Summer Tomato Panzanella. (Deb Lindsey /For The Washington Post)

In summer when school was out, I was a latchkey kid, left to my own devices for the day. I knew every crevice of our house in Omaha. I was a natural snoop, a budding journalist who didn’t know it yet. But when I grew bored exploring my father’s bedroom, I would wander into his garden and pick a ripe tomato from the vine, cut it up on the counter, salt it and pop those wedges like Milk Duds.

This was the 1970s, when my idea of seasonal food consisted of rainbow-colored Popsicles and slimy packaged hot dogs cooked on the grill. My memories of those purloined fruits are as sweet as the tomatoes themselves. All these years later, I still experience a flood of endorphins whenever I stroll through a farmers market eyeballing the spectrum of summer field tomatoes, the round, neon-colored globes and the big, swollen beasts that look like party balloons ready to pop.

As much as I would love to wolf down salted tomato slices while standing over the sink at home, all alone, there’s no hospitality in that. So for the past few weeks, I’ve been reviewing recipes and talking to cooks about panzanella, the rustic Tuscan salad that refreshes stale bread with fresh tomatoes, olive oil and a touch of vinegar. My hope was to re-create a shareable dish outfitted with complementary flavors that would not overwhelm those summer fruits that have intoxicated me since boyhood.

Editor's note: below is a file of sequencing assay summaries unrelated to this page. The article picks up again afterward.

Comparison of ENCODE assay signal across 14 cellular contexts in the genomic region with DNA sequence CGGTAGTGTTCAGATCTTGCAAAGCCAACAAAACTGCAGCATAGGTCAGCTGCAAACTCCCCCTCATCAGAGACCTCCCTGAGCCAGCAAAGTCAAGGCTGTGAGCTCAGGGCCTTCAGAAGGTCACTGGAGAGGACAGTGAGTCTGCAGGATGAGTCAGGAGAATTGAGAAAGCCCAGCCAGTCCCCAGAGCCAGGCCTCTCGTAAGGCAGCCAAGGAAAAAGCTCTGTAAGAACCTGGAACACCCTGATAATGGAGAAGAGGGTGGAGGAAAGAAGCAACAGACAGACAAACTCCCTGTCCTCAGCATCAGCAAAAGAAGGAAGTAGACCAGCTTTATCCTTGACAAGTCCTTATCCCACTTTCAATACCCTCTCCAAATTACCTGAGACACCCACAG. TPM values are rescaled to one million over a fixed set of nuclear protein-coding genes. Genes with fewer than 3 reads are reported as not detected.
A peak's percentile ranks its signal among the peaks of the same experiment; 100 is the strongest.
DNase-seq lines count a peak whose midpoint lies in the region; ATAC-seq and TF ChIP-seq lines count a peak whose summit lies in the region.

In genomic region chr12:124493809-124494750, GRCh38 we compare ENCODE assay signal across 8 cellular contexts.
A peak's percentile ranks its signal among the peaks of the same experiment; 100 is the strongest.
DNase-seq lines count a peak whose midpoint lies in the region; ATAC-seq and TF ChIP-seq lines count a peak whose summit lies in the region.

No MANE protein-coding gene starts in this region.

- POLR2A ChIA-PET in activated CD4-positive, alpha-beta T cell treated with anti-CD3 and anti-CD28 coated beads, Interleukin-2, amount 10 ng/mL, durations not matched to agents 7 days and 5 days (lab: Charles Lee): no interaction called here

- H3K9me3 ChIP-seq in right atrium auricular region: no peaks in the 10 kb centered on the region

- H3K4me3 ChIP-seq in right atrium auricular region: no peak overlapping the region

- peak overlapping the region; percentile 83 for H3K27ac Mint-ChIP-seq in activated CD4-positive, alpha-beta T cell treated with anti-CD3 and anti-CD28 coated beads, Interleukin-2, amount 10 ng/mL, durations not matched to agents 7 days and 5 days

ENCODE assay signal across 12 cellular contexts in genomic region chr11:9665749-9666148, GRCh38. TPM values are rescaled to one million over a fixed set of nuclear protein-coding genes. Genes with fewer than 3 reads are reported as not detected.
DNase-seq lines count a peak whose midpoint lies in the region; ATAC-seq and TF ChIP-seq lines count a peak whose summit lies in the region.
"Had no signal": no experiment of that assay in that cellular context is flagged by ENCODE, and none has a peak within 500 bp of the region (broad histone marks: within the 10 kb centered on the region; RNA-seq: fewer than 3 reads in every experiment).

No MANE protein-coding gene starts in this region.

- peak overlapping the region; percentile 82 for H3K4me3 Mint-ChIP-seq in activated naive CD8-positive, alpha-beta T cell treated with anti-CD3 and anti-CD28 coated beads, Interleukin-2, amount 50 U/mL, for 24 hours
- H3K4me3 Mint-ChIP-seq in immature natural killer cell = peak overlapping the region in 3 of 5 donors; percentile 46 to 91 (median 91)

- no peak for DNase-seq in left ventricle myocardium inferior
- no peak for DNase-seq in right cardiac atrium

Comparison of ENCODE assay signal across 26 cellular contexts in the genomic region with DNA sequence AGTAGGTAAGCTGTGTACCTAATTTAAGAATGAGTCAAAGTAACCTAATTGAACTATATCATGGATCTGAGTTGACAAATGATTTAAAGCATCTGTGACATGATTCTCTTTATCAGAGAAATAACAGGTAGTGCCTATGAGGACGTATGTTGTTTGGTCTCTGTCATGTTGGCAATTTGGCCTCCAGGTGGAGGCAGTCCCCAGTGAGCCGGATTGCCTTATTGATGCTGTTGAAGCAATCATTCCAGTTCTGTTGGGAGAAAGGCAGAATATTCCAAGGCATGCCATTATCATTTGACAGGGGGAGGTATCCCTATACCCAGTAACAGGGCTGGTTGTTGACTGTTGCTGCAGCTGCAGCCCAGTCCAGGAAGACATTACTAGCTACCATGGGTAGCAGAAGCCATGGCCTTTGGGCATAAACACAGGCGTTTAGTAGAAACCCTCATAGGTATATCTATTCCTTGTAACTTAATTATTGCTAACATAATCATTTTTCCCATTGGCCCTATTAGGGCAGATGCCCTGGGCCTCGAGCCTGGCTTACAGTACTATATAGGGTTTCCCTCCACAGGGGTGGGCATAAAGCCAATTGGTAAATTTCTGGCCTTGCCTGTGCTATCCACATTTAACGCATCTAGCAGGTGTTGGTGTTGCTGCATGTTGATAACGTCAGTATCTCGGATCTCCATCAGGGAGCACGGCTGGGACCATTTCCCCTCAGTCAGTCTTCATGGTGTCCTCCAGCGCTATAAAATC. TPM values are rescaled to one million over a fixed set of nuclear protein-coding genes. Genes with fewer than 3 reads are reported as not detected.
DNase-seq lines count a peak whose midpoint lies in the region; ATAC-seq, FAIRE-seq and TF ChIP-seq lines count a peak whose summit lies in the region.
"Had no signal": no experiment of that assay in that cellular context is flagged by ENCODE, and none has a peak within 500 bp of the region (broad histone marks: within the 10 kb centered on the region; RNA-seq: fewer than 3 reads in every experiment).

The first thing I learned about panzanella was that although it’s such a simple dish, there are a thousand ways to prepare it. Some people use stale bread without the crusts. Others toast fresh bread with the crusts. Some soak the stale/toasted bread in water, squeeze out the liquid and crumble the slices into the salad. Others revive the stale/toasted bread with a small amount of white wine vinegar, water and salt. Some drain the tomatoes before incorporating them into the dish. Others just season the cut fruits and toss them right in. And so on and so on.